A number of elementary school teachers at Sagkeeng First Nation are protesting what some say is unfair pay and contract negotiation decisions that aren’t being upheld.
As students return to school across the province, children at one First Nations school are off to a rocky start.
A number of elementary school teachers on Sagkeeng First Nation are protesting what they say is unfair pay after contract negotiations broke down.
“We’re not being treated right at all,” said Grade 2 teacher Bernice Courchene.
On Monday, Courchene was one of a handful of teachers who went to school to take attendance, but didn’t do any work in protest. She said a number of other teachers didn’t go to work at all.
Courchene has worked at the school for more than 20 years and said this is the worst start to the year she’s ever experienced.
The First Nation, which is about 130 kilometres northwest of Winnipeg on Lake Winnipeg, is home to a kindergarten to Grade 8 school, as well as a high school.
Negotiating for parity
Leila Spiers has worked at the elementary school teaching Grade 1 for nine years. She told CBC News the teachers at the school tried to negotiate a pay raise last year that would bring them in line with what teachers in the neighbouring Sunrise School Division are making.
When that was denied, the Sagkeeng teachers said they were promised their salary would be raised to be in line with what teachers from the school division made in 2014 and 2015.
The teachers accepted the raise and expected their pay stubs to reflect the increase when they returned to work on Aug. 26, but they didn’t see the updated contract until last Friday and Spiers said it wasn’t what was promised.
“We are currently being paid about $6,000 less [a year] than the salary scale that they promised, but it’s still about $20,000 less than our neighbouring teachers,” she explained.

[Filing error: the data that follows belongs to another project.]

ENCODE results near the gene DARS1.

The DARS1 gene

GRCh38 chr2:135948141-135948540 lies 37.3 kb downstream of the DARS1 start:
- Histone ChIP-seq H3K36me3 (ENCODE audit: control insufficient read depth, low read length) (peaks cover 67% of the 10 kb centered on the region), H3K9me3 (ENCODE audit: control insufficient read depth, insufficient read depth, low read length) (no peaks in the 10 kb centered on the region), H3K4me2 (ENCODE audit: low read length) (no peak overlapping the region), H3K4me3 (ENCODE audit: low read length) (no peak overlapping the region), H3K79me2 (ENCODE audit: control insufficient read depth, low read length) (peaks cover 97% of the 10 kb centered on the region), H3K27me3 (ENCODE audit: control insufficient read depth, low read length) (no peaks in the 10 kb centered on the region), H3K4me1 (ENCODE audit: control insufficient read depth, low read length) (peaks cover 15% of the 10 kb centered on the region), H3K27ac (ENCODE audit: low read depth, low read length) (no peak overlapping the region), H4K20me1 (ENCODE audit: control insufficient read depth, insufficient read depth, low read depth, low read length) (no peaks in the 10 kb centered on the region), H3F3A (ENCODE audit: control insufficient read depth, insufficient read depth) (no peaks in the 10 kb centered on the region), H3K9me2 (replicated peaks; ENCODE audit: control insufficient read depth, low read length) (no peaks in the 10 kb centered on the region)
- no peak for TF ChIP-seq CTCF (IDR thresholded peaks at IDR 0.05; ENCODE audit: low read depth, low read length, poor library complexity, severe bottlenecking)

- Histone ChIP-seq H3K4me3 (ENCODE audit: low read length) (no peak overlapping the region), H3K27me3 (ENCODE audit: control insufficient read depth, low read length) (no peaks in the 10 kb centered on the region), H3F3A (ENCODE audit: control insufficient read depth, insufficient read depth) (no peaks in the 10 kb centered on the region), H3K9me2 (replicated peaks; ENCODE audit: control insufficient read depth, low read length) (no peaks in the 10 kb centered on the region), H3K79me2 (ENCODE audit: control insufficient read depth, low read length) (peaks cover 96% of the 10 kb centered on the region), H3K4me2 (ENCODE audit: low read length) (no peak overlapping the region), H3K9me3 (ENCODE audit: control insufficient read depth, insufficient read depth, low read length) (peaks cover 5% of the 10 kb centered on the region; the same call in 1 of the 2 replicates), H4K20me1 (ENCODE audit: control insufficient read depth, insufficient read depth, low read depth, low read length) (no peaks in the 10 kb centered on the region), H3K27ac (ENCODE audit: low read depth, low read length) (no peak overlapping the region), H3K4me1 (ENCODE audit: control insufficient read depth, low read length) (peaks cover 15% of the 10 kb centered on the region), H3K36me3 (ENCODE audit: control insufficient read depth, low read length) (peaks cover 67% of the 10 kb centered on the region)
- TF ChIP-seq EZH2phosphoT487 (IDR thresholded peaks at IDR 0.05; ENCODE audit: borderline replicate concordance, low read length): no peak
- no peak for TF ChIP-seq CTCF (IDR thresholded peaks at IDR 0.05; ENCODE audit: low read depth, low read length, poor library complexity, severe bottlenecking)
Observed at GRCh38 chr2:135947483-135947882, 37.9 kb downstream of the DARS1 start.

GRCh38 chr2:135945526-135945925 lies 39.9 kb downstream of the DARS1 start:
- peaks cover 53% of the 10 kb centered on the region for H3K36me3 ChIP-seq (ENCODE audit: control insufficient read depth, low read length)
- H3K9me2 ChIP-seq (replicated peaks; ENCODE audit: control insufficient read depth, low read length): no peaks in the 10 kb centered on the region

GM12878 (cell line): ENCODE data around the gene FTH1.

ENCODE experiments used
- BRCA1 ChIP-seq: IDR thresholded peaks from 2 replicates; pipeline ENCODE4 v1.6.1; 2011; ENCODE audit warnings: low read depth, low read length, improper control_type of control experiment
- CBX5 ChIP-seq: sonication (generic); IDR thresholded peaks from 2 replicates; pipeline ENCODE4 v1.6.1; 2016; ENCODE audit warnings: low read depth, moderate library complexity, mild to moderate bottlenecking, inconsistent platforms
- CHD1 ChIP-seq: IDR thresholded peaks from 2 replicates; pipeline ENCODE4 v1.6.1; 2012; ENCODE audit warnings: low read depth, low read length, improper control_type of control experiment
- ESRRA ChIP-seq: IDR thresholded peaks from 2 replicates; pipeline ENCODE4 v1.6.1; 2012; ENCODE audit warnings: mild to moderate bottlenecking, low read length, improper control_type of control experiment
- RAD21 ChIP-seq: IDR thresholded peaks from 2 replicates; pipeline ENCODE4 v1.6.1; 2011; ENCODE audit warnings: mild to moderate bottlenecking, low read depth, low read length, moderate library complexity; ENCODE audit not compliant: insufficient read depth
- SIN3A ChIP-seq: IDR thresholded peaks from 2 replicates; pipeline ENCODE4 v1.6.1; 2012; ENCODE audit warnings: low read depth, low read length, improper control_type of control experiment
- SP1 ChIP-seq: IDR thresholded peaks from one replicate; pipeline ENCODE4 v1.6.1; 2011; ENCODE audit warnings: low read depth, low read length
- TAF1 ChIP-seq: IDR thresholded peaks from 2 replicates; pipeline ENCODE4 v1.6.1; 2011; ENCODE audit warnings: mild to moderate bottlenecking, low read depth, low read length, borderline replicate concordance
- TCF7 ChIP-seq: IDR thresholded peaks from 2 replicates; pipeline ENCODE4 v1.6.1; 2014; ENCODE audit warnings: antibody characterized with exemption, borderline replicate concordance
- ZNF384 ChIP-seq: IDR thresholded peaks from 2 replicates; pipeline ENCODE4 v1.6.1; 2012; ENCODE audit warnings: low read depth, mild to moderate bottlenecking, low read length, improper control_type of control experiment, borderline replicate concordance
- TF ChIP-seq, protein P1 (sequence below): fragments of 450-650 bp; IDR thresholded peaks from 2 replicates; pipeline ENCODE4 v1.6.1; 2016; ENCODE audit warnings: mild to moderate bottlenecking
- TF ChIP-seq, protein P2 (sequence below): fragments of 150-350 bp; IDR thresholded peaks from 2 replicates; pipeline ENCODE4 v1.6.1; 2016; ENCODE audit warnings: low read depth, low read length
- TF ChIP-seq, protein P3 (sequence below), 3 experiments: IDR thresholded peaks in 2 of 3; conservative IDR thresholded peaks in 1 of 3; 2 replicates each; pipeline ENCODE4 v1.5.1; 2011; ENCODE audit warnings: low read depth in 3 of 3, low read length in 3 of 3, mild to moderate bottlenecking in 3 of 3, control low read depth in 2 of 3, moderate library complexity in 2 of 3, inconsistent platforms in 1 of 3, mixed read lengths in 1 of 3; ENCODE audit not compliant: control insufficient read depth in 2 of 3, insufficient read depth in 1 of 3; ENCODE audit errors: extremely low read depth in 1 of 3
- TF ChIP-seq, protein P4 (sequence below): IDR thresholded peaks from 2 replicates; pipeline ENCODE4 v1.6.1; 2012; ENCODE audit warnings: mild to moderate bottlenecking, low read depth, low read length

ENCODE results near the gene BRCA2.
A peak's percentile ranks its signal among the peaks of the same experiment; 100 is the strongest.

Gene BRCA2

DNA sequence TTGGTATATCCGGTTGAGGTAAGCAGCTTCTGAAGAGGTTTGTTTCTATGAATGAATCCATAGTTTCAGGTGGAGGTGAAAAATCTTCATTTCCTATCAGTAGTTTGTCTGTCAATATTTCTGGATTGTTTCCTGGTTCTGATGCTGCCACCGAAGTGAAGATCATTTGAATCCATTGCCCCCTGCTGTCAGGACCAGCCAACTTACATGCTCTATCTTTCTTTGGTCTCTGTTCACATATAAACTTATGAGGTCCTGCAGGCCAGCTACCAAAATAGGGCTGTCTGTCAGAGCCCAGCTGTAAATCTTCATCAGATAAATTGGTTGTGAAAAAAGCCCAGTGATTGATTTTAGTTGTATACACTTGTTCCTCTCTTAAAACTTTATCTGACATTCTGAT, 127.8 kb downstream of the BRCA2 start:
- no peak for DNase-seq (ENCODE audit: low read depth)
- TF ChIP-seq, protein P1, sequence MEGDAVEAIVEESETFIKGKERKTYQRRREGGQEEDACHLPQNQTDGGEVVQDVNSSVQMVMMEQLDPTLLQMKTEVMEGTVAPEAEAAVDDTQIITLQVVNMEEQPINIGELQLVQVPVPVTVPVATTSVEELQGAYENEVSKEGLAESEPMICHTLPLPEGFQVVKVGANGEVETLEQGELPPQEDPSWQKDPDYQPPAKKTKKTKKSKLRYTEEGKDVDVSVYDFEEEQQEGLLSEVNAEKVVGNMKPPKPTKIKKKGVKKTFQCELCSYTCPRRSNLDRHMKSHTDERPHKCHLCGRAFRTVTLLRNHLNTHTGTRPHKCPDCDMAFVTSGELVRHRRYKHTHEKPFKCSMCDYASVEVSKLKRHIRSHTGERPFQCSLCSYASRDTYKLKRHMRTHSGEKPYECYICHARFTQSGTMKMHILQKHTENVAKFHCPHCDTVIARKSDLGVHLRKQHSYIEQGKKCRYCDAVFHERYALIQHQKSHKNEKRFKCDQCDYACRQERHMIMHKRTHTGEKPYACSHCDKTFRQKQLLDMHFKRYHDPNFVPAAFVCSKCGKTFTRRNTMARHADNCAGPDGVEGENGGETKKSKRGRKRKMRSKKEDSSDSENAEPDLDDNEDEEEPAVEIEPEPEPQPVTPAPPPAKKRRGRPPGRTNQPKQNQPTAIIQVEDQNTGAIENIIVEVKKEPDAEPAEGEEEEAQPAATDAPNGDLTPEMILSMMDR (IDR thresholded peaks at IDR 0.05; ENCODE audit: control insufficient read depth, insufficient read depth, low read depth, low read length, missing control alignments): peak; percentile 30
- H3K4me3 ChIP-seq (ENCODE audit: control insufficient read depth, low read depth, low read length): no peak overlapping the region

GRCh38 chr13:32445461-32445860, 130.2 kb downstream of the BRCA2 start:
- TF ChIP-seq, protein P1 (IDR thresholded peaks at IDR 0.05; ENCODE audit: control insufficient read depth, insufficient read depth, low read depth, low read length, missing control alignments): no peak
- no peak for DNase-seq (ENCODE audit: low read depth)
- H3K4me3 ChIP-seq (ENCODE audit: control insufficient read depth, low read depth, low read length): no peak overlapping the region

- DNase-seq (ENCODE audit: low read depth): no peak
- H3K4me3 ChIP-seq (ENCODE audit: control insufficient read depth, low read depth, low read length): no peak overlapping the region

“It was a surprise to us that we weren’t getting our increment. That we weren’t getting paid what’s promised to us.”
Spiers and Courchene said they’ve been waiting for better pay for years, but feel strongly connected to their students and the community.
“If we weren’t here for the kids we wouldn’t be coming in for such low pay. We love our students,” Spiers said.
When I was a first year teacher, the pay was a little less than what I’m making now. But that was a first year teacher. I’m 20 years in now.– Ursula Bruyere, Grade 5 and 6 teacher
Ursula Bruyere has been working at the school for over 20 years teaching grades 5 and 6, but she started her teaching career in Manitoba’s Frontier School Division.
“When I was a first-year teacher [at the school division], the pay was a little less than what I’m making now. But that was a first-year teacher. I’m 20 years in now,” she said.
Bruyere told CBC News the contract the teachers negotiated, which is in line with the Sunrise School Division’s collective agreement from 2014, would mean a class 4 teacher with 10 years experience should be making almost $79,000, but a teacher of that class she knows is making $72,000. Bruyere, who is a class 5 teacher, should be making just over $83,000 according to their negotiated contract, but she said she isn’t even getting that.
“I passed up three job offers because I wanted to stay in my community,” she said, adding she’s now considering leaving to teach outside the community.
Meeting with the community
Sagkeeng’s chief and council posted online Sunday they will host a community meeting Tuesday at the band hall about the ongoing dispute. The notice said chief and council stand behind the director of education.
Sagkeeng Education Authority director Crissy Courchene declined to comment and asked CBC News to contact Chief Derrick Henderson, however she did acknowledge there are some disgruntled teachers and the education authority is dealing with the situation.
Henderson declined to comment ahead of the community meeting.
Courchene said she’s worried the community meeting will turn into a yelling match and said many teachers don’t want to attend.
“Already we’re getting a lot of negativity on Facebook,” she said. “There are a lot of f-bombs and some people are saying that we’re being greedy.”
We just want to be treated fairly and equally compared to other teachers in the region.– Leila Spiers, Grade 1 teacher
Spiers said the teachers’ requests are simple: “We just want to be treated fairly and equally compared to other teachers in the region.”
The teachers said they often settle for little pay because they feel guilty pursuing job action when their students mean so much to them.
Courchene said there was talk of striking last week, but teachers are tentatively going back to work Tuesday with the hope their updated contract will be negotiated this week with chief and council.
CBC News reached out Sept. 6 to Indigenous and Northern Affairs Canada for a breakdown of funding on Sagkeeng First Nation, but has not received a response.